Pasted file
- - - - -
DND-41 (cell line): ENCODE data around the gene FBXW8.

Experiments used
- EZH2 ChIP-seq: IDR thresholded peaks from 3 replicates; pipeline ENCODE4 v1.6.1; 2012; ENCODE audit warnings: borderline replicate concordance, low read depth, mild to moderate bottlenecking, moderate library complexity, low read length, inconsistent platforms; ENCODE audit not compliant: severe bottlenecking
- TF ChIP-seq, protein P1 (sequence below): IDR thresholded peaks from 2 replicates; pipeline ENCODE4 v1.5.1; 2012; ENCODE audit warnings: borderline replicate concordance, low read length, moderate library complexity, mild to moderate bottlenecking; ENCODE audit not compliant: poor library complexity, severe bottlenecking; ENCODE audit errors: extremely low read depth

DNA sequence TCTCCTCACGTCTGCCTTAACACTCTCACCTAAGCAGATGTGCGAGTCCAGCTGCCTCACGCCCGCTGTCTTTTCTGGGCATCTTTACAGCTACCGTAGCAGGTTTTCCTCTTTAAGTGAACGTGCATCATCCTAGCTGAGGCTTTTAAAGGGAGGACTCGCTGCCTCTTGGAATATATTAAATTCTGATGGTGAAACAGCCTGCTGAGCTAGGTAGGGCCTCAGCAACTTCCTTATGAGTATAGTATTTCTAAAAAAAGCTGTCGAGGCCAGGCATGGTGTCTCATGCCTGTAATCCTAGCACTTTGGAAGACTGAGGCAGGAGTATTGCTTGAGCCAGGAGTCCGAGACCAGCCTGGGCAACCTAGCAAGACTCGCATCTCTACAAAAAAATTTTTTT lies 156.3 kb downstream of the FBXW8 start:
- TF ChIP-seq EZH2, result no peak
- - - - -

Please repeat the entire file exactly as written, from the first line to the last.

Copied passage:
DND-41 (cell line): ENCODE data around the gene FBXW8.

Experiments used
- EZH2 ChIP-seq: IDR thresholded peaks from 3 replicates; pipeline ENCODE4 v1.6.1; 2012; ENCODE audit warnings: borderline replicate concordance, low read depth, mild to moderate bottlenecking, moderate library complexity, low read length, inconsistent platforms; ENCODE audit not compliant: severe bottlenecking
- TF ChIP-seq, protein P1 (sequence below): IDR thresholded peaks from 2 replicates; pipeline ENCODE4 v1.5.1; 2012; ENCODE audit warnings: borderline replicate concordance, low read length, moderate library complexity, mild to moderate bottlenecking; ENCODE audit not compliant: poor library complexity, severe bottlenecking; ENCODE audit errors: extremely low read depth

DNA sequence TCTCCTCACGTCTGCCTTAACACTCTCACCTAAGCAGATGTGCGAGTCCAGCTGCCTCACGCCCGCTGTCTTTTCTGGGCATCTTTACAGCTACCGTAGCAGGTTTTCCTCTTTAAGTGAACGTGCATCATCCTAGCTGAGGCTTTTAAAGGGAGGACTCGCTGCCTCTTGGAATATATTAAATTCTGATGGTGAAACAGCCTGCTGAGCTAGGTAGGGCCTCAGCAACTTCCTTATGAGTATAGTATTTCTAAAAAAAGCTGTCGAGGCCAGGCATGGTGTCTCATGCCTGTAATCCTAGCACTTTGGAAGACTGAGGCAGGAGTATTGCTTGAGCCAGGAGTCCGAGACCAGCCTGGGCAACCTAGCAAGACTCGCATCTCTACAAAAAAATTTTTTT lies 156.3 kb downstream of the FBXW8 start:
- TF ChIP-seq EZH2, result no peak